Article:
Father of 'bullied' activist calls for Lord Feldman resignation
The father of a man who was found dead after he was allegedly bullied in the Conservative Party has called for the party chairman to resign.
Ray Johnson, whose 21-year-old son Elliott died in September, said responsibility "lays squarely on the shoulders of Lord Feldman". Co-chairman Grant Shapps has resigned as minister.
Claims of bullying have centred around former youth campaign organiser Mark Clarke, who denies any wrongdoing.
The Conservative Party did not comment.
Mr Johnson told BBC Radio 4's Today programme he agreed the party chairman should resign and said: "Lord Feldman was in charge when my son was being bullied and when my son died.
"Shapps had left CCHQ [Conservative Campaign Headquarters] several months earlier, so the responsibility lays squarely on the shoulders of Lord Feldman."
Some Conservative MPs have told the BBC the peer, partly responsible for having given Mr Clarke a formal role in campaigning, must stand down.
The party has said an investigation into claims of bullying in the youth wing will be carried out entirely by the law firm Clifford Chance.
Before his death, Elliott had complained to Conservative Central Office that Mr Clarke had threatened to destroy his career. He also named Mr Clarke in a letter found by his parents after his death.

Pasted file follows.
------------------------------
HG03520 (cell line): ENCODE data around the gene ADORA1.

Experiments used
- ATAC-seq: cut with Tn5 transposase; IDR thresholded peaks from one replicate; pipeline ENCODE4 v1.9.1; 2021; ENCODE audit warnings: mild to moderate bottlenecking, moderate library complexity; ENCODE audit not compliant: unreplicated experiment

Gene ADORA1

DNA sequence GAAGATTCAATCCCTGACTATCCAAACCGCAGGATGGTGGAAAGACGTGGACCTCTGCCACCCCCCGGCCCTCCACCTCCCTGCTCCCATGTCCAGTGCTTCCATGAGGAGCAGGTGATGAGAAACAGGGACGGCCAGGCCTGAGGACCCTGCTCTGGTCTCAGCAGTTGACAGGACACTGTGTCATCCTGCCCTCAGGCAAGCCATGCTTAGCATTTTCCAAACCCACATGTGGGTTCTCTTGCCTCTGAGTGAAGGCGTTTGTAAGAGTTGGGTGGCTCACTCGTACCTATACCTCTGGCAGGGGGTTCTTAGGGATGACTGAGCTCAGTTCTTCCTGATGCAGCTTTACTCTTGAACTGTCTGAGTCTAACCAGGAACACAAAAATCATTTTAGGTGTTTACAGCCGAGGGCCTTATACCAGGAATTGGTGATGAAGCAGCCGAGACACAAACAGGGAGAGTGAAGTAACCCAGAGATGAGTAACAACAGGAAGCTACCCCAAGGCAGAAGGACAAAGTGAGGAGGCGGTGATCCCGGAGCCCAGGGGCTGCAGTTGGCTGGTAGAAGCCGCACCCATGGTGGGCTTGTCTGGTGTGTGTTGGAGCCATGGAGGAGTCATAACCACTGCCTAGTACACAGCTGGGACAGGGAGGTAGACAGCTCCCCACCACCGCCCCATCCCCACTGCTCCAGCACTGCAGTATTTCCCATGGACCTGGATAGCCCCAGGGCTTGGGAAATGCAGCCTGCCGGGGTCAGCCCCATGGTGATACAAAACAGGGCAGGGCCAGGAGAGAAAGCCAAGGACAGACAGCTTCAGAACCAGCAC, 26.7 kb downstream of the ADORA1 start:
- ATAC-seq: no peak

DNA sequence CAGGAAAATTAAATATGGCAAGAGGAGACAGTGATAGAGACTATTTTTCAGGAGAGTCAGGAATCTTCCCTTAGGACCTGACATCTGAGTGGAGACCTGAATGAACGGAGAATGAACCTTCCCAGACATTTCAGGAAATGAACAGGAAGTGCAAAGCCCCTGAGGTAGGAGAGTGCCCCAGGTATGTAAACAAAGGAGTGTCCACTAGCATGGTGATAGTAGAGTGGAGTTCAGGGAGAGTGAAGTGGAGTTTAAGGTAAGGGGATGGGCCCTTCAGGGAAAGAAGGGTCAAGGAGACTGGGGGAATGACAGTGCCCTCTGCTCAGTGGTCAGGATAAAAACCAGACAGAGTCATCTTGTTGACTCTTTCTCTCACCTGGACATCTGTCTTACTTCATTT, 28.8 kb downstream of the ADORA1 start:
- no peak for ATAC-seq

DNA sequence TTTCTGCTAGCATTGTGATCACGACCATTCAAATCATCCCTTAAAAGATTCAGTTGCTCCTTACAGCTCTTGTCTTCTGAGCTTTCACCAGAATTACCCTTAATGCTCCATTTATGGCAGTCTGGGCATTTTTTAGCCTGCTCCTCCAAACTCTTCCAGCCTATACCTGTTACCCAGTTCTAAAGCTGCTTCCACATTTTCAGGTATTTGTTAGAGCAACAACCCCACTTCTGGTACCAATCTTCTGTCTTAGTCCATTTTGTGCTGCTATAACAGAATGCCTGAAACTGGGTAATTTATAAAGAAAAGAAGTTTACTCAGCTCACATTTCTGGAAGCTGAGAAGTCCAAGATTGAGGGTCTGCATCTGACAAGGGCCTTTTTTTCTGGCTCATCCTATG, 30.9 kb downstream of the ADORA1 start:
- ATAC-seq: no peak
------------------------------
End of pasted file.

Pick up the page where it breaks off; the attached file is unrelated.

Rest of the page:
Who's who: The key figures
- Mark Clarke: Once tipped as a rising star, the former youth organiser has now been expelled from the Conservative Party over bullying allegations. He strongly refutes all allegations against him
- Elliott Johnson: The Conservative Party member died in an apparent suicide in September, having claimed he was being bullied by Mr Clarke. His father has called for an external inquiry
- Lord Feldman: The Conservative Party chairman, a close friend of David Cameron, was co-chairman with Grant Shapps until the election, and one of four officials who agreed to give Mark Clarke a formal role in the Conservative election campaign
- Grant Shapps: The former co-chairman resigned as a government minister on Saturday, saying the "buck should stop with me"
Mr Johnson said: "There was a month between my son making his complaint and him being found dead.
"If he had felt his complaint was being taken seriously and Mark Clarke had been suspended, maybe that would have altered his state of mind and he would still be here, but the party failed to act.
"For me Lord Feldman is at the centre of this and has serious questions to answer.
"It seems that David Cameron regards him as indispensable but in my view he should resign and acknowledge the failings within the party."
Mr Clarke has rejected allegations of bullying, sexual assault and intimidation. He has since been expelled from the party.
Mr Shapps resigned as international development minister over allegations that, while party co-chairman, he failed to act on claims of bullying.